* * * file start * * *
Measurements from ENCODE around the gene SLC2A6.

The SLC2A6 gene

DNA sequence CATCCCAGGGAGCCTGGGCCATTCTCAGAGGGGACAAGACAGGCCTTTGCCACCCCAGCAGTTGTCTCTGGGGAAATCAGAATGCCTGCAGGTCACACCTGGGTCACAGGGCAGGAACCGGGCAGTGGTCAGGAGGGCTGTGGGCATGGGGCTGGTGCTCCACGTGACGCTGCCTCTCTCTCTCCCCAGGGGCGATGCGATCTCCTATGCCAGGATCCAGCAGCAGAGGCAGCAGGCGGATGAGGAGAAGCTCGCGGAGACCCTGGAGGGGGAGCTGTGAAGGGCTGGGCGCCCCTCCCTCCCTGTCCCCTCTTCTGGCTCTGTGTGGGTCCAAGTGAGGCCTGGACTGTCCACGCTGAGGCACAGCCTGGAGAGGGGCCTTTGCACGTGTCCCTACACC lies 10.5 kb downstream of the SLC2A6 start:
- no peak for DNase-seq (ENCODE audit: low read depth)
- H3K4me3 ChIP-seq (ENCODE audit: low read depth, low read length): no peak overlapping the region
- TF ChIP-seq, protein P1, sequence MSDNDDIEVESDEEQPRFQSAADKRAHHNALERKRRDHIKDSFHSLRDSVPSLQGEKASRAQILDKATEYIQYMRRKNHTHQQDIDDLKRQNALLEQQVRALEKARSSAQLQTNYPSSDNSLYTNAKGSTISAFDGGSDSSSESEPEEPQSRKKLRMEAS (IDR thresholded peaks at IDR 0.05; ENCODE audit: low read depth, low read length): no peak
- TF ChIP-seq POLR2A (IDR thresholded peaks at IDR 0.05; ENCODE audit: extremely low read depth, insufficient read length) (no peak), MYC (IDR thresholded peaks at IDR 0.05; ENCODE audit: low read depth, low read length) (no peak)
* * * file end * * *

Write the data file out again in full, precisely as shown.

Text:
Measurements from ENCODE around the gene SLC2A6.

The SLC2A6 gene

DNA sequence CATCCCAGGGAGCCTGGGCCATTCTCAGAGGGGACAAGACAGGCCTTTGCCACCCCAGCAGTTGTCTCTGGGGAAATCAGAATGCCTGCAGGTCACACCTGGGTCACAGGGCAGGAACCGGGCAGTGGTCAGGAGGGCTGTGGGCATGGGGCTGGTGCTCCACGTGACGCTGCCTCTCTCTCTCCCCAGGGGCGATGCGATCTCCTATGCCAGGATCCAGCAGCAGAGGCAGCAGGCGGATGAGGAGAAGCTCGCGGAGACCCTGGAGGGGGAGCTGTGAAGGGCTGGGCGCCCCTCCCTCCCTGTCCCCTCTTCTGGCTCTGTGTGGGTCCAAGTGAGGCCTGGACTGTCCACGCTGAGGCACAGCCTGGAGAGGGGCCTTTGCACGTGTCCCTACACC lies 10.5 kb downstream of the SLC2A6 start:
- no peak for DNase-seq (ENCODE audit: low read depth)
- H3K4me3 ChIP-seq (ENCODE audit: low read depth, low read length): no peak overlapping the region
- TF ChIP-seq, protein P1, sequence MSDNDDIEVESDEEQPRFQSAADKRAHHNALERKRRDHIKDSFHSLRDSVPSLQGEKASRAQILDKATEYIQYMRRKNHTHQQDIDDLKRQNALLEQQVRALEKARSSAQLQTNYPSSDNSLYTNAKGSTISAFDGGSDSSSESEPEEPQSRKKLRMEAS (IDR thresholded peaks at IDR 0.05; ENCODE audit: low read depth, low read length): no peak
- TF ChIP-seq POLR2A (IDR thresholded peaks at IDR 0.05; ENCODE audit: extremely low read depth, insufficient read length) (no peak), MYC (IDR thresholded peaks at IDR 0.05; ENCODE audit: low read depth, low read length) (no peak)